“The diversity at ASU is something I will always treasure because it allowed me to speak my language literally every day and made my transition so much easier. “

Becerra Lavado plans to continue to pursue a PhD in anthropology after her internship at Yale. She will focus her research on medical and linguistic anthropology. 

“Living in the capital of Peru and later on migrating to the U.S. to pursue my bachelor’s degree, I realize how much it can impact someone’s health if they speak the predominant language,” Becerra Lavado said. “I want to focus my research on expanding medical and educational services to communities that do not speak the predominant language, mainly Indigenous languages, such as Quechua in Peru.”

During her time at ASU, Becerra Lavado participated in the ASU Women’s Soccer Club and played in the Arizona Women’s Soccer League. She was a member of the Latino/Chicano/Hispanic student organization El Concilio, was an international student ambassador, participated in several internships and worked at The International Students and Scholars Center. She also took Japanese courses and was awarded first place in the 2023 Arizona Japanese Speech Contest, representing ASU.

Nicole Pomerantz

Communications specialist, School of Human Evolution and Social Change


Historian, bestselling author Jon Meacham to speak at ASU

September 8, 2023

With a depth of knowledge about politics, history, religion and current affairs, Pulitzer Prize-winning author Jon Meacham has the unique ability to bring historical context to the issues and events impacting everyday life.

This fall, he will bring that ability to Arizona State University when The College of Liberal Arts and Sciences hosts him for a discussion titled “An evening with Jon Meacham: And There Was Light" at 7 p.m. on Thursday, Oct. 12, on the Tempe campus. Portrait of Author Jon Meacham. Presidential historian and Pulitzer Prize-winning author Jon Meacham will speak at ASU's Tempe campus on Oct. 12. Photo courtesy Jon Meacham Download Full Image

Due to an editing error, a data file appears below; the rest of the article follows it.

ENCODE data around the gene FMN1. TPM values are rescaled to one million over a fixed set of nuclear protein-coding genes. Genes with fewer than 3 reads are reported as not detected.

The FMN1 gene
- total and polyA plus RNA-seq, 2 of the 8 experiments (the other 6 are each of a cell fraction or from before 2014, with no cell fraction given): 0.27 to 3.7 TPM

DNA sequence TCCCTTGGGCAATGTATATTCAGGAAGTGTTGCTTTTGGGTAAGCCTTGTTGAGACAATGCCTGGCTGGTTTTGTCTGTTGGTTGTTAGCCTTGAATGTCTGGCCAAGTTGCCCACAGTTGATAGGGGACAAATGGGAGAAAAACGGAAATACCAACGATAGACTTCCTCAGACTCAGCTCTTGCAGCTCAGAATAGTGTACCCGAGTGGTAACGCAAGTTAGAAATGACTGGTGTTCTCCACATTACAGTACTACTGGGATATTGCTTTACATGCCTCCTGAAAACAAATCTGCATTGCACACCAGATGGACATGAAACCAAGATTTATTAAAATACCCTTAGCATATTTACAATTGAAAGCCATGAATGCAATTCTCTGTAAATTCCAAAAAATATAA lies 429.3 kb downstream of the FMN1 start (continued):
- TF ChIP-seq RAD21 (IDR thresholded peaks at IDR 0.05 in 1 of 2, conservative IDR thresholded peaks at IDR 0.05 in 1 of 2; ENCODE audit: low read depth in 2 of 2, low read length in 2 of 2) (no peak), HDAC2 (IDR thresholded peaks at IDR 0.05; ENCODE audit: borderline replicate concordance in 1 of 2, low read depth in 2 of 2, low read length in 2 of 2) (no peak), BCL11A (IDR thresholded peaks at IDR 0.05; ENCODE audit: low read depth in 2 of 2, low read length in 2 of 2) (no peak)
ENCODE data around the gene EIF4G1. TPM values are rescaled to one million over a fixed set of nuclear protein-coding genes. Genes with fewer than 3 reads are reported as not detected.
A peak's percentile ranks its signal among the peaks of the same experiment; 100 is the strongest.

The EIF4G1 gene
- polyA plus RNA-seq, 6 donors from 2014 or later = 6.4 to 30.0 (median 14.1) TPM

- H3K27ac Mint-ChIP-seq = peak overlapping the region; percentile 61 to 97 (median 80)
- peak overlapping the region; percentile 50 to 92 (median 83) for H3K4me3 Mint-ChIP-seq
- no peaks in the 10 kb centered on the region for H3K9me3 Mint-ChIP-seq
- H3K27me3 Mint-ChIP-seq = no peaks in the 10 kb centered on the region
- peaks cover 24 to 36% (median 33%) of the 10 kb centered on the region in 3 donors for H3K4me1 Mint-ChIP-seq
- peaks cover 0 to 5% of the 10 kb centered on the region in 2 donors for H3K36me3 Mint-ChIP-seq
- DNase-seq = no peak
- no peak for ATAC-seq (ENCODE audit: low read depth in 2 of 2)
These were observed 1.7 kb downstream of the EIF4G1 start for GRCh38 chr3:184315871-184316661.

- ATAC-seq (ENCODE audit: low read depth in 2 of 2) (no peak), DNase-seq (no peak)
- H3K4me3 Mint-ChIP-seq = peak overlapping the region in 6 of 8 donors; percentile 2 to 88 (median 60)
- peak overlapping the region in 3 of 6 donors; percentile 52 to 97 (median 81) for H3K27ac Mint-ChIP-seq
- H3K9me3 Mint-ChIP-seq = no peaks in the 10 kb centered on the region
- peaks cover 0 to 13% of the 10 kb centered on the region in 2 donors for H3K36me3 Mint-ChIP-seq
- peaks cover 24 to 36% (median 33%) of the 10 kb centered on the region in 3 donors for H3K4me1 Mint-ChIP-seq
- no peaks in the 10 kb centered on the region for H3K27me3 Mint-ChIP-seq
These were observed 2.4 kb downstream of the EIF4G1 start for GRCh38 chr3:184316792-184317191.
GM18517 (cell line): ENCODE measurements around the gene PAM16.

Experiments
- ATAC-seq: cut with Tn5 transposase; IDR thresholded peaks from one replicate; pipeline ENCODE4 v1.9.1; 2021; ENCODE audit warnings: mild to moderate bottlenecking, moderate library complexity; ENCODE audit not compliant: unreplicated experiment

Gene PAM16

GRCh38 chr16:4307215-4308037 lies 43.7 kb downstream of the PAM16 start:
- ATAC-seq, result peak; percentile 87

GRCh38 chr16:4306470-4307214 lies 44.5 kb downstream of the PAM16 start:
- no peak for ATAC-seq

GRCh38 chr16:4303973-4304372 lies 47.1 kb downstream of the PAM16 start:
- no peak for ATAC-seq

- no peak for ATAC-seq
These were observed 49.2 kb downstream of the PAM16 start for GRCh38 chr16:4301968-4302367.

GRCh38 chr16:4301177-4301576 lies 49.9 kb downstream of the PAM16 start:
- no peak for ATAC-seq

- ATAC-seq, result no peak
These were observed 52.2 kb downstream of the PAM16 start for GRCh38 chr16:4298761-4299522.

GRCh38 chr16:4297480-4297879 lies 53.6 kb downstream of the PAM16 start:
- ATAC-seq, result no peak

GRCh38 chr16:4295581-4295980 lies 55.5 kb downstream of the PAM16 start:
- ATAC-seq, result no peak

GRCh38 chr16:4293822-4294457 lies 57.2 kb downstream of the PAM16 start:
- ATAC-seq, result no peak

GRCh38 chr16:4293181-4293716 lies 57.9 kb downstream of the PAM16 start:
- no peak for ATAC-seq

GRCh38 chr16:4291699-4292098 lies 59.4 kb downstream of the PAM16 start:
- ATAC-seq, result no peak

One of America’s most prominent public intellectuals and the author of several New York Times No. 1 bestsellers, Meacham has written acclaimed books about George H. W. Bush, Winston Churchill, Andrew Jackson, Thomas Jefferson, Franklin D. Roosevelt and civil rights icon John Lewis. His latest book, “And There Was Light: Abraham Lincoln and the American Struggle,” spent 16 weeks on the New York Times Best Sellers list.

The Tennessee native received his bachelor’s degree in English literature from Sewanee: The University in the South. He worked for The Chattanooga Times, Newsweek and the Washington Monthly. Most recently, he served as the executive editor at Random House.

In addition to writing biographies, Meacham has written pieces for The New York Times, The Washington Post, Vanity Fair and Garden and Gun. He is also a contributing editor at Time magazine.

Meacham’s numerous honors include the 2009 Pulitzer Prize for his biography “American Lion: Andrew Jackson in the White House,” the 2013 Fraunces Tavern Museum Book Award, the 2015 Public Library Literary Award and the 2023 Abraham Lincoln Institute Book Award.

He is also a member of the Council on Foreign Relations and a fellow of the Society of American Historians. Meacham is a distinguished visiting professor at Vanderbilt University and holds the Rogers Chair in American Presidency.

The event is free and open to the public. Visitor parking is available in several lots and garages near the venue. Learn more and RSVP at

Stephen Perez

Marketing and Communications Coordinator, The College of Liberal Arts and Sciences